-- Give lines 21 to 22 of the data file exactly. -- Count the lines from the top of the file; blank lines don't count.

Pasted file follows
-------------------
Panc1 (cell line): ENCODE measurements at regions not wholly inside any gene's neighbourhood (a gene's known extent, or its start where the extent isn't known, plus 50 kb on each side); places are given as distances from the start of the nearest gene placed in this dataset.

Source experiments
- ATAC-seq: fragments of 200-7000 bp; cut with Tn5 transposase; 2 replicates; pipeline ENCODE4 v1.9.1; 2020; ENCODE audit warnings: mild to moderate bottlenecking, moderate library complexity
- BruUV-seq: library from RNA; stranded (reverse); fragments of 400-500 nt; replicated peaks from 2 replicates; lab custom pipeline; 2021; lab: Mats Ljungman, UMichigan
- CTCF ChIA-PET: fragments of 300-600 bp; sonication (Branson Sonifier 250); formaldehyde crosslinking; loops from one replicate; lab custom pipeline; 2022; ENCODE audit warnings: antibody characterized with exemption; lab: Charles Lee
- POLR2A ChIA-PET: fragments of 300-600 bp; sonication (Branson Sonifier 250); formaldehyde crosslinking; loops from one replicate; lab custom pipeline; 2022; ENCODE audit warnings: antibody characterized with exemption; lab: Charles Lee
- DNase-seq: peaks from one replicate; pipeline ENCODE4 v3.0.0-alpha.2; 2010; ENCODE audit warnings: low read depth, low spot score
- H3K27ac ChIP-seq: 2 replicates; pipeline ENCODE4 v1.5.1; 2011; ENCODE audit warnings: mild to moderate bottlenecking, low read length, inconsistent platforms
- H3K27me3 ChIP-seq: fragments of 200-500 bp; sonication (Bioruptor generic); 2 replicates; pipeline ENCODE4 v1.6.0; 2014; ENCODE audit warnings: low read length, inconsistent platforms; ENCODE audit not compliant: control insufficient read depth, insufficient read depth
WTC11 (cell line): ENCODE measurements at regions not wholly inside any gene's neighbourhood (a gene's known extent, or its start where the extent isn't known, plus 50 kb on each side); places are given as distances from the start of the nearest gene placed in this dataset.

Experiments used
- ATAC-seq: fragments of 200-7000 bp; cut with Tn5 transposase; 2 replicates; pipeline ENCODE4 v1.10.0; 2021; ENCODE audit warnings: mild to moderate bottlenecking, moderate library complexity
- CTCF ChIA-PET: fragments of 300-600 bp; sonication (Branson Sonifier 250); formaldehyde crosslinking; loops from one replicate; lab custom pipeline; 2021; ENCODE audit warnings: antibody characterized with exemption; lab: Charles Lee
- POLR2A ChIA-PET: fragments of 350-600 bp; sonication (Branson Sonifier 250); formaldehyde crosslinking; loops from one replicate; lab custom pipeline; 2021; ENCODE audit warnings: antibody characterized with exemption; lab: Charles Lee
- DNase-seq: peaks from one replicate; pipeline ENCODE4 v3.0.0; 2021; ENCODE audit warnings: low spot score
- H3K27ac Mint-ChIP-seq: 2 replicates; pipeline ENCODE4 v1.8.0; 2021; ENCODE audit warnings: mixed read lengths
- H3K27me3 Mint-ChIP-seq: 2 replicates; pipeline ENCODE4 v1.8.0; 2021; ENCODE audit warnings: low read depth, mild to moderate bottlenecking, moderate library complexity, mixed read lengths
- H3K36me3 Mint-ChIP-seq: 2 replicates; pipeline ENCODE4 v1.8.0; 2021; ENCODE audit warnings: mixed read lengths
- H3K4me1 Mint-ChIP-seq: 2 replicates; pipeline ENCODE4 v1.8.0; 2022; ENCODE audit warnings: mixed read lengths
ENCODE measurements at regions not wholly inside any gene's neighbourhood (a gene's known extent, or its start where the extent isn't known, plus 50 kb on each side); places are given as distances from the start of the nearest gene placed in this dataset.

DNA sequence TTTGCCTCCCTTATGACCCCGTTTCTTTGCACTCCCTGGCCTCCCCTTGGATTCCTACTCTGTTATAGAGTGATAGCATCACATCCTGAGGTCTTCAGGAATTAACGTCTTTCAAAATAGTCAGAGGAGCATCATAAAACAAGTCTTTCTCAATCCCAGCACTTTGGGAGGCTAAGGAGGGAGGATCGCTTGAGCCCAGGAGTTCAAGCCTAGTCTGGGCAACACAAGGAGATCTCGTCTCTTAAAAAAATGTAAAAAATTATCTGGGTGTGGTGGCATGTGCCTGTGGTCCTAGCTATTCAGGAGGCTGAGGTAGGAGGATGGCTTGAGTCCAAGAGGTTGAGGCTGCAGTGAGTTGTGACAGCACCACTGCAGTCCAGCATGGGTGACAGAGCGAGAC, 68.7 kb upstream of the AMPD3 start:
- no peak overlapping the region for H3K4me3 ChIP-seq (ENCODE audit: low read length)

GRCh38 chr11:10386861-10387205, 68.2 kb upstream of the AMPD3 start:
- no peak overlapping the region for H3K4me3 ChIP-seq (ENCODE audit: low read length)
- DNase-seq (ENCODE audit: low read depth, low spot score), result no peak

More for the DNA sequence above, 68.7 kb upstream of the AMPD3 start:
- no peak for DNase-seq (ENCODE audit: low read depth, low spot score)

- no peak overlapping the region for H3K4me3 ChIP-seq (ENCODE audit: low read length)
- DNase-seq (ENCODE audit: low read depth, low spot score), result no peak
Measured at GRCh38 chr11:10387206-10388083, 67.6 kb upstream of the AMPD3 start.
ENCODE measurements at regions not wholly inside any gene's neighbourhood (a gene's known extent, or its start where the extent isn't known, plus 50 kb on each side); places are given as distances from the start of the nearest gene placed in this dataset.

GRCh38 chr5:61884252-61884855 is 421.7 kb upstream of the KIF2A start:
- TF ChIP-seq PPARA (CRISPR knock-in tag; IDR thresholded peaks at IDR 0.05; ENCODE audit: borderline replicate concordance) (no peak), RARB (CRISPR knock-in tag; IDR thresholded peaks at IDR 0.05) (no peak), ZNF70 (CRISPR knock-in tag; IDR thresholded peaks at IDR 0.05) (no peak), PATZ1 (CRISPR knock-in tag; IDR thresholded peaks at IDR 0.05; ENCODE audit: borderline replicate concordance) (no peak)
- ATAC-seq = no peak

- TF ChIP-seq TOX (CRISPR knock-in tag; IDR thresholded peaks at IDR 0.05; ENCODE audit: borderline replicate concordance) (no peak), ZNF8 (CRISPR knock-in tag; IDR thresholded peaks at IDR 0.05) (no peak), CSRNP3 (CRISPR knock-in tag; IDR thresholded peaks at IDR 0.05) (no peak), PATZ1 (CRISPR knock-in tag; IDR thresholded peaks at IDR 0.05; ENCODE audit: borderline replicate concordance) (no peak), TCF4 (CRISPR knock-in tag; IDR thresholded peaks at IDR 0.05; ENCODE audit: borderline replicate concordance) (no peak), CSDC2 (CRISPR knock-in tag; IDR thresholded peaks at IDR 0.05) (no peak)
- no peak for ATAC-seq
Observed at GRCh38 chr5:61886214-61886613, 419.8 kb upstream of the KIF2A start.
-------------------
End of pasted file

DNA sequence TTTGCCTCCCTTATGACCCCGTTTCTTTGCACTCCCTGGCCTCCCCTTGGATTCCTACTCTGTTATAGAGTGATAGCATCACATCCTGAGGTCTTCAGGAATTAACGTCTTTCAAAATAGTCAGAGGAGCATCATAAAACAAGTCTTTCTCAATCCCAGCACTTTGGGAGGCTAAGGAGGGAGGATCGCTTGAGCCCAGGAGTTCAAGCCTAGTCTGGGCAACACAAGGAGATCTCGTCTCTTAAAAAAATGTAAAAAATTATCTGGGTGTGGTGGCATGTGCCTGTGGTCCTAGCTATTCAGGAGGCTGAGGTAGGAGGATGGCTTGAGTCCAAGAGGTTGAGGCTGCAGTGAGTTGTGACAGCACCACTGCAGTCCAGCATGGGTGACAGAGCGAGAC, 68.7 kb upstream of the AMPD3 start:
- no peak overlapping the region for H3K4me3 ChIP-seq (ENCODE audit: low read length)